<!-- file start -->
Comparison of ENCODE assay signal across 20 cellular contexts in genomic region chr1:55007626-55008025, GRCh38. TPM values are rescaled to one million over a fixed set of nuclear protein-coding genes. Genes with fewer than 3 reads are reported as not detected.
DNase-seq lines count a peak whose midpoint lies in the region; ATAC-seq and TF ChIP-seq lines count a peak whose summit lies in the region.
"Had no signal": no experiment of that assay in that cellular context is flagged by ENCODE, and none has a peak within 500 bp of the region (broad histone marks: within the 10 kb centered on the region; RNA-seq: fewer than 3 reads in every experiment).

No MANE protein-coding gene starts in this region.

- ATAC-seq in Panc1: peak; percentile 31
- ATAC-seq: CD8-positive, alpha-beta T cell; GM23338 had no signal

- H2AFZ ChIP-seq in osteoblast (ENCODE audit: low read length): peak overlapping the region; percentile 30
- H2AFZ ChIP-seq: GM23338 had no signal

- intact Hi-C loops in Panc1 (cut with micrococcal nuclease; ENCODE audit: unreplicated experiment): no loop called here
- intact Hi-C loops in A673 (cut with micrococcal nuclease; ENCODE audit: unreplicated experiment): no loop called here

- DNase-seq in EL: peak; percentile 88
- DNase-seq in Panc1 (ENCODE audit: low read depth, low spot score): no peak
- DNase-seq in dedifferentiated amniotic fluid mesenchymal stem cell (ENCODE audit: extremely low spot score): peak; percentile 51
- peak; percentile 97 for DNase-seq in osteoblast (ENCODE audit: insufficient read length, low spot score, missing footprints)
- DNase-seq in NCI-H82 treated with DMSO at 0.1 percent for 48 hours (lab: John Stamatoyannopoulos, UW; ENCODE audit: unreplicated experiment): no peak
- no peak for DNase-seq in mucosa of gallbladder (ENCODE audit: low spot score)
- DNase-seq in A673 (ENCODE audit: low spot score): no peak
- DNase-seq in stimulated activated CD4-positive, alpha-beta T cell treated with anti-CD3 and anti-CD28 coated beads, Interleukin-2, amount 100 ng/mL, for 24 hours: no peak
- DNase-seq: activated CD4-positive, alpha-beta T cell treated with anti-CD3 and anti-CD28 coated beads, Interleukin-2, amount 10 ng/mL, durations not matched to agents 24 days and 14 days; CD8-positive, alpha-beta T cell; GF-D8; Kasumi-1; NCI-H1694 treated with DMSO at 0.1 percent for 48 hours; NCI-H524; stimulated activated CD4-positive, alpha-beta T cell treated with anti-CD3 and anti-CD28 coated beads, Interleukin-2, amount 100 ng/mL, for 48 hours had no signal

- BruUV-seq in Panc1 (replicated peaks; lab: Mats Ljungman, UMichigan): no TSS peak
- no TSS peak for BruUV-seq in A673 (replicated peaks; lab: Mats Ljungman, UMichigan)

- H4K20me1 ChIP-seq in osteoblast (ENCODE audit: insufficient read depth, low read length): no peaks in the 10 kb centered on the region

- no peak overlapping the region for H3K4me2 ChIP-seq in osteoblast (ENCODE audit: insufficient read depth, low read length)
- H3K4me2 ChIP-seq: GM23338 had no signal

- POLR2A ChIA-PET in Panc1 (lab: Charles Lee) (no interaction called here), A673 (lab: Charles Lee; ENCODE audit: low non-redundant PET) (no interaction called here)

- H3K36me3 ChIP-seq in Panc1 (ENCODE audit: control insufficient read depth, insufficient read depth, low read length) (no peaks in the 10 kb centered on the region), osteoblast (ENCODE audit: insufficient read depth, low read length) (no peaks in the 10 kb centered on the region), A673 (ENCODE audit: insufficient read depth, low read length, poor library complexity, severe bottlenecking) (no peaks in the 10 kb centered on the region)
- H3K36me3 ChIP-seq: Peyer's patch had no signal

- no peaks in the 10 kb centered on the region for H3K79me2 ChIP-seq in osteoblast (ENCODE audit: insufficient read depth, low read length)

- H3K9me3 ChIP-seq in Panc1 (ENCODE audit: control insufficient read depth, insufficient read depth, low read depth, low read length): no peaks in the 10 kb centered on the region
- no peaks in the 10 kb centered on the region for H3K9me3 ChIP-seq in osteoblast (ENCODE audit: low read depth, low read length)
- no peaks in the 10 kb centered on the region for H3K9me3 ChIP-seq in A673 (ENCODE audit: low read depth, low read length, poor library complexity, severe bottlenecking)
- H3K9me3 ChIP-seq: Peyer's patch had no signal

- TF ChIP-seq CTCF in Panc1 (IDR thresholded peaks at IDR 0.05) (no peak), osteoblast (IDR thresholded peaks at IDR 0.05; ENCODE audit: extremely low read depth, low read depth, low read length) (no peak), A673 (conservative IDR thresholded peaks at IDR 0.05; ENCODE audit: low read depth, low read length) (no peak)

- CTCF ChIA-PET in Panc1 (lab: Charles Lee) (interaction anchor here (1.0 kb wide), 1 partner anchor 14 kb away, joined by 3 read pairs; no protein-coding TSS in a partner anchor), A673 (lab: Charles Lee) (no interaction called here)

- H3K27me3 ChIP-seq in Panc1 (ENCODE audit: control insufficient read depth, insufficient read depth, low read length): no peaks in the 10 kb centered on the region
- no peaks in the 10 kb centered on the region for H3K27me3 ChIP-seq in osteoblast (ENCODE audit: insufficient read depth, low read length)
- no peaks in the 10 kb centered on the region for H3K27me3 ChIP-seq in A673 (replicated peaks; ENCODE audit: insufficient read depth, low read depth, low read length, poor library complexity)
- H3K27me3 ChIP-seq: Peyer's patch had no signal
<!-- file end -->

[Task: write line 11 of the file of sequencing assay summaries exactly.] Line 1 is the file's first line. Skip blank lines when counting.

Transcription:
- DNase-seq in EL: peak; percentile 88